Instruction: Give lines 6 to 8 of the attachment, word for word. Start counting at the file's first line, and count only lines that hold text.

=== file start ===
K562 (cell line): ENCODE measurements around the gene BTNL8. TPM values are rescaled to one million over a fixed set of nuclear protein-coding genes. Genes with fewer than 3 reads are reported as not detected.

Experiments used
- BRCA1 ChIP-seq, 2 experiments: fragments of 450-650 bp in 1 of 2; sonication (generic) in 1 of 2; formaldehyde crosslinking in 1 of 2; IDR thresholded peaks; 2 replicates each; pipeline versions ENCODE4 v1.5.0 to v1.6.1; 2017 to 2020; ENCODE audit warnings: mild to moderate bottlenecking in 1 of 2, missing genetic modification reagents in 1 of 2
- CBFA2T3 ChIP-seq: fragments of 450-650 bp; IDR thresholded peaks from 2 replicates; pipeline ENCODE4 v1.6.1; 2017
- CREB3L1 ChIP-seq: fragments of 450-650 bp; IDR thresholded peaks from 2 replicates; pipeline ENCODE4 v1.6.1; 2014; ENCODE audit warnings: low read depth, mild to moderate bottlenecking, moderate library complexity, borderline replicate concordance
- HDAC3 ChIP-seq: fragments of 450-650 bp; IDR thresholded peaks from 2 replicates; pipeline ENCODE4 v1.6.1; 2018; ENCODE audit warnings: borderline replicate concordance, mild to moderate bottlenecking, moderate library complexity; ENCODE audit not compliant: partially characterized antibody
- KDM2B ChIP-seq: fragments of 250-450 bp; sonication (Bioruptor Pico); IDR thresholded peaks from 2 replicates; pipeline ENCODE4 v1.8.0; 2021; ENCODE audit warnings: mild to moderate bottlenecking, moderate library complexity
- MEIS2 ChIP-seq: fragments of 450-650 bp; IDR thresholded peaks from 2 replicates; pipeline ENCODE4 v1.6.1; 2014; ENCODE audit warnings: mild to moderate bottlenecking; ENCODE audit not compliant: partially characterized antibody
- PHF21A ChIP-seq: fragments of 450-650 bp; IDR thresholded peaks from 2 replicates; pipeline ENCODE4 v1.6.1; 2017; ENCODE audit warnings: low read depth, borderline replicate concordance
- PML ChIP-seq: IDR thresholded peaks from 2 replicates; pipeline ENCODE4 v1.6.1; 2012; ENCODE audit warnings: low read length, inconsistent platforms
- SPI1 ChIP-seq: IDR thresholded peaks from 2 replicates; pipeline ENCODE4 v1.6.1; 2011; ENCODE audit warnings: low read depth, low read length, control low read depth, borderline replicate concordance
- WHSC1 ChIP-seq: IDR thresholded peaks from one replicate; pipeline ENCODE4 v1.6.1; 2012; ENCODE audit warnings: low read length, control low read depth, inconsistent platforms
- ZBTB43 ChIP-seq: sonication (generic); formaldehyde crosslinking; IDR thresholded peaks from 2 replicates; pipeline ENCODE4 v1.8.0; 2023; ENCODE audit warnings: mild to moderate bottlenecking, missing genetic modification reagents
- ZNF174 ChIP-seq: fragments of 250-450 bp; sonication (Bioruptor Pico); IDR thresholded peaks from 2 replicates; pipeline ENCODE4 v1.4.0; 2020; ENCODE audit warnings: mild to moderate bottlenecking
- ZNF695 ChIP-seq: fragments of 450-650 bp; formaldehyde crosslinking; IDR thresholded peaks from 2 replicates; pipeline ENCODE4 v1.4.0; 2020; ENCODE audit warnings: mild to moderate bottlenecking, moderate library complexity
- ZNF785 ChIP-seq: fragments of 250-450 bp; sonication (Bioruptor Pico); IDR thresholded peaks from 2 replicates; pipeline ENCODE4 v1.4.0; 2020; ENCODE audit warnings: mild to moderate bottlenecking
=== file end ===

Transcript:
- HDAC3 ChIP-seq: fragments of 450-650 bp; IDR thresholded peaks from 2 replicates; pipeline ENCODE4 v1.6.1; 2018; ENCODE audit warnings: borderline replicate concordance, mild to moderate bottlenecking, moderate library complexity; ENCODE audit not compliant: partially characterized antibody
- KDM2B ChIP-seq: fragments of 250-450 bp; sonication (Bioruptor Pico); IDR thresholded peaks from 2 replicates; pipeline ENCODE4 v1.8.0; 2021; ENCODE audit warnings: mild to moderate bottlenecking, moderate library complexity
- MEIS2 ChIP-seq: fragments of 450-650 bp; IDR thresholded peaks from 2 replicates; pipeline ENCODE4 v1.6.1; 2014; ENCODE audit warnings: mild to moderate bottlenecking; ENCODE audit not compliant: partially characterized antibody